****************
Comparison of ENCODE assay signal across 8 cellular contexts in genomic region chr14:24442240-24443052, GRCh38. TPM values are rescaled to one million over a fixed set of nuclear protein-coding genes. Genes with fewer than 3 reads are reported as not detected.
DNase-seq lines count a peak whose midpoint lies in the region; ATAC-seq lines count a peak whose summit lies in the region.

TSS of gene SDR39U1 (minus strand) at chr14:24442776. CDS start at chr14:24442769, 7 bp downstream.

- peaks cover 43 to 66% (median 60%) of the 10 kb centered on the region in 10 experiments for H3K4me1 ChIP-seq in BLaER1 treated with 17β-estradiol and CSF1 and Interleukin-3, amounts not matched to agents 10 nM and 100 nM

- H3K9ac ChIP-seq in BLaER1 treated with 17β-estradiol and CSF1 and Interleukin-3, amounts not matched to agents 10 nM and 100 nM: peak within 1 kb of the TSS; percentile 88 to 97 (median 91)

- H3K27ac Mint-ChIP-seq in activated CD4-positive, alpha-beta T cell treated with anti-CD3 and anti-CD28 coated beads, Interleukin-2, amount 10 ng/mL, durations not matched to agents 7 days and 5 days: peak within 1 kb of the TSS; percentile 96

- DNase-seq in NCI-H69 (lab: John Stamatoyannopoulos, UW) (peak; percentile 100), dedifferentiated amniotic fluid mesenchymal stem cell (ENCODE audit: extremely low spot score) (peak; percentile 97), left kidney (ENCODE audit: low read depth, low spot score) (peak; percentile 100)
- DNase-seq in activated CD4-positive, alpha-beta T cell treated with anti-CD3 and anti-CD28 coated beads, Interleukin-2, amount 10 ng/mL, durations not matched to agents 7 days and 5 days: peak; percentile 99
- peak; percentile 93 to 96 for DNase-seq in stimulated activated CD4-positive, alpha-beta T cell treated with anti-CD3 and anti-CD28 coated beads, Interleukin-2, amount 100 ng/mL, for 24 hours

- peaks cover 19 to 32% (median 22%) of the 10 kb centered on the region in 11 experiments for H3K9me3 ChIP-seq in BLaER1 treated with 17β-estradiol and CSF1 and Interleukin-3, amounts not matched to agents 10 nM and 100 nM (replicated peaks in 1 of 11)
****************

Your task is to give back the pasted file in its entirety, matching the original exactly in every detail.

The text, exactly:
Comparison of ENCODE assay signal across 8 cellular contexts in genomic region chr14:24442240-24443052, GRCh38. TPM values are rescaled to one million over a fixed set of nuclear protein-coding genes. Genes with fewer than 3 reads are reported as not detected.
DNase-seq lines count a peak whose midpoint lies in the region; ATAC-seq lines count a peak whose summit lies in the region.

TSS of gene SDR39U1 (minus strand) at chr14:24442776. CDS start at chr14:24442769, 7 bp downstream.

- peaks cover 43 to 66% (median 60%) of the 10 kb centered on the region in 10 experiments for H3K4me1 ChIP-seq in BLaER1 treated with 17β-estradiol and CSF1 and Interleukin-3, amounts not matched to agents 10 nM and 100 nM

- H3K9ac ChIP-seq in BLaER1 treated with 17β-estradiol and CSF1 and Interleukin-3, amounts not matched to agents 10 nM and 100 nM: peak within 1 kb of the TSS; percentile 88 to 97 (median 91)

- H3K27ac Mint-ChIP-seq in activated CD4-positive, alpha-beta T cell treated with anti-CD3 and anti-CD28 coated beads, Interleukin-2, amount 10 ng/mL, durations not matched to agents 7 days and 5 days: peak within 1 kb of the TSS; percentile 96

- DNase-seq in NCI-H69 (lab: John Stamatoyannopoulos, UW) (peak; percentile 100), dedifferentiated amniotic fluid mesenchymal stem cell (ENCODE audit: extremely low spot score) (peak; percentile 97), left kidney (ENCODE audit: low read depth, low spot score) (peak; percentile 100)
- DNase-seq in activated CD4-positive, alpha-beta T cell treated with anti-CD3 and anti-CD28 coated beads, Interleukin-2, amount 10 ng/mL, durations not matched to agents 7 days and 5 days: peak; percentile 99
- peak; percentile 93 to 96 for DNase-seq in stimulated activated CD4-positive, alpha-beta T cell treated with anti-CD3 and anti-CD28 coated beads, Interleukin-2, amount 100 ng/mL, for 24 hours

- peaks cover 19 to 32% (median 22%) of the 10 kb centered on the region in 11 experiments for H3K9me3 ChIP-seq in BLaER1 treated with 17β-estradiol and CSF1 and Interleukin-3, amounts not matched to agents 10 nM and 100 nM (replicated peaks in 1 of 11)